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Rig Election, Go To Jail

ON each of the occasions he has had an opportunity to make important speeches and pronouncements since he emerged as the nation’s chief helmsman, President Goodluck Jonathan has harped on his desire to ensure that the general elections of 2011 conform to universal best practices. He has made more pledges on this issue than on any other, which implies that free, fair and acceptable elections in 2011 is his major priority.

In his trip to France on Sunday May 30th,  2011 where he met a large number of Nigerians living in that country at the Westminster Hotel in Nice, he harped again on his resolve to give the nation, perhaps, its first universally acceptable election.

Jonathan said while he would continue to work together with the National Assembly to ensure that a befitting amendment of the constitution and the electoral laws are put in place, he was not going to wait until the laws are reformed before putting in place what is needed for the achievement of credible election. “You cannot get credible leaders when you don’t have credible elections”, he declared.

He made it clear that the problems confronting elections in Nigeria had little to do with the inadequacy of legislative instruments. Rather, the human factor was largely responsible. And because of this he would press ahead with plans to establish the Electoral Offences Commission (EOC) to ensure that those involved in the manipulation and stealing of elections in the country would be apprehended, tried and sent to jail.

We agree with the President that our inability to produce free, fair and acceptable elections had nothing to do with inadequacy of the laws. Virtually every general election in our history has been foreshadowed by the enactment of a new electoral law or amendment of an existing one. But because we have shown lack of resolve to follow the spirit and letters of our laws, the laws are made to seem the culprits.

It is also true that even with the Electoral Act 2006, which is detailed in its provisions, we can still conduct a free and fair election and punish those responsible for sabotaging the process. Sections 157 and 158 of the Act spell out what can be done to bring electoral offenders to book, though more could have been done to show we are serious about punishing offenders.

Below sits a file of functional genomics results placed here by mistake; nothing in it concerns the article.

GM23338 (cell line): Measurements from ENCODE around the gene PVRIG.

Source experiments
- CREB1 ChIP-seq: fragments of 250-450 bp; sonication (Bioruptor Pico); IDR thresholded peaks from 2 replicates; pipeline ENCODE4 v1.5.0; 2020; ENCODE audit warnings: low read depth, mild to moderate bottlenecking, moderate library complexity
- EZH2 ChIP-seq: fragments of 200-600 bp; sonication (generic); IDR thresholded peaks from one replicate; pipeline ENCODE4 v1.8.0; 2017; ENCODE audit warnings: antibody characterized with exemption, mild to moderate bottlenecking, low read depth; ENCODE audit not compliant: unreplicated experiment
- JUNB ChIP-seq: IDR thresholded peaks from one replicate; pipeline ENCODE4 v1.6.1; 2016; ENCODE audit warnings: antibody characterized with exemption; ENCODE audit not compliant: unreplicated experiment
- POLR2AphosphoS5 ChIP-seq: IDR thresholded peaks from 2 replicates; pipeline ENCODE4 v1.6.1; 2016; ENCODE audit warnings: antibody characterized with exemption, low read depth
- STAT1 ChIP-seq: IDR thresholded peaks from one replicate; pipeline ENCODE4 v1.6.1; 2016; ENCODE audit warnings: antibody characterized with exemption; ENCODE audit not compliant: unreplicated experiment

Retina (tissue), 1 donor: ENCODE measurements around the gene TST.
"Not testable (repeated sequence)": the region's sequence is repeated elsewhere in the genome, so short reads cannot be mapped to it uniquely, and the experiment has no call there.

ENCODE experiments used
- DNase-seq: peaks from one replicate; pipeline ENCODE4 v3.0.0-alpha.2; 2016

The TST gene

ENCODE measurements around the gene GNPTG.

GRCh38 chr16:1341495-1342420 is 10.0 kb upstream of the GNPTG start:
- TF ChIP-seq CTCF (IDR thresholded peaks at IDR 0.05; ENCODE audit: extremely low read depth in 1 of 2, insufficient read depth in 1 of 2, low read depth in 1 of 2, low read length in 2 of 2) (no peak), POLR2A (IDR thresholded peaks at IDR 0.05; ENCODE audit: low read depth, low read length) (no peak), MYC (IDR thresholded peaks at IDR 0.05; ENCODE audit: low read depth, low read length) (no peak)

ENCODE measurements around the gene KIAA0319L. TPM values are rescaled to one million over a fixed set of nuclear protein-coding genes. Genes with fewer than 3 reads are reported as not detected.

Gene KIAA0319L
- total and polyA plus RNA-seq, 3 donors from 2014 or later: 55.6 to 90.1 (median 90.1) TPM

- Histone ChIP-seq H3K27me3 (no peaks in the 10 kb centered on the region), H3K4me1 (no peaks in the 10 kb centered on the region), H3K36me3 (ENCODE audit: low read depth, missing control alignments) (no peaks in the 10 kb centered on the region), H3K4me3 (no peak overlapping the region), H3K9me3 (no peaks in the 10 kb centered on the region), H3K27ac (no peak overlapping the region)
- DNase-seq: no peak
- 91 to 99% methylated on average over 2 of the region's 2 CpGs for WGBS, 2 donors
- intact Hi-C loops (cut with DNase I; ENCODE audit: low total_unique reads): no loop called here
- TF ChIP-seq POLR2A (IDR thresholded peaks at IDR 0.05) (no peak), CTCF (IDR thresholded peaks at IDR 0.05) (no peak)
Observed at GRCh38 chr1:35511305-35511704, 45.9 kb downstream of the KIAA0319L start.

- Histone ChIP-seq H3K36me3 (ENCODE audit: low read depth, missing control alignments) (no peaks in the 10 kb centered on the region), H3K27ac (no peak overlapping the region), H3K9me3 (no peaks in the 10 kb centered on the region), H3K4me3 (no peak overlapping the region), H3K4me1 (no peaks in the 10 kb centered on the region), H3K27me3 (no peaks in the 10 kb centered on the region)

The main reason why electoral offences have become intractable in Nigeria is because not a single person, down the nation’s history, has served a jail term, even for one day, for participating in fouling our electoral laws. No deterrence factor exists. In fact, former President Olusegun Obasanjo appeared to put the seal of authorisation to poll rigging when he declared in 2007 that for the ruling PDP, the general election was a “do-or-die affair”. That pronouncement marked the beginning of the end of credibility of the elections that came later.

In approaching the process of bringing electoral offenders to justice through the instrumentality of the EOC, we suggest that the chief of the Commission and his officers at state and local levels must be people of proven integrity and passion for the rule of  law; people who are above board, fearless and patriotic.

We have to bear in mind that the chief electoral offenders are the highest and mightiest in society; people who are in power and would rather not lose it. These are people who have enormous influence and are powerful enough to make or mar a regime.

It is these people that hire thugs and arm them, retain the services of electoral officials who supply them with the Independent National Electoral Commission (INEC’s) result sheets and voting cards, buy over the police and security agents; and at the election tribunals buy up the judges. These include people enjoying the special constitutional immunity from prosecution.

The job of bringing such individuals to book will not be a mean feat. It requires the services of fearless patriots in the EOC to storm the residences of powerful individuals, apprehend and arraign them. We need men who have the guts of the Nuhu Ribadu’s of Nigeria but without his tendency to dance to the tune of those who appointed him.

We really need to do our homework and ensure that when the EOC is set up, its operations will really make electoral offenders to think twice before embarking on their heinous ventures.


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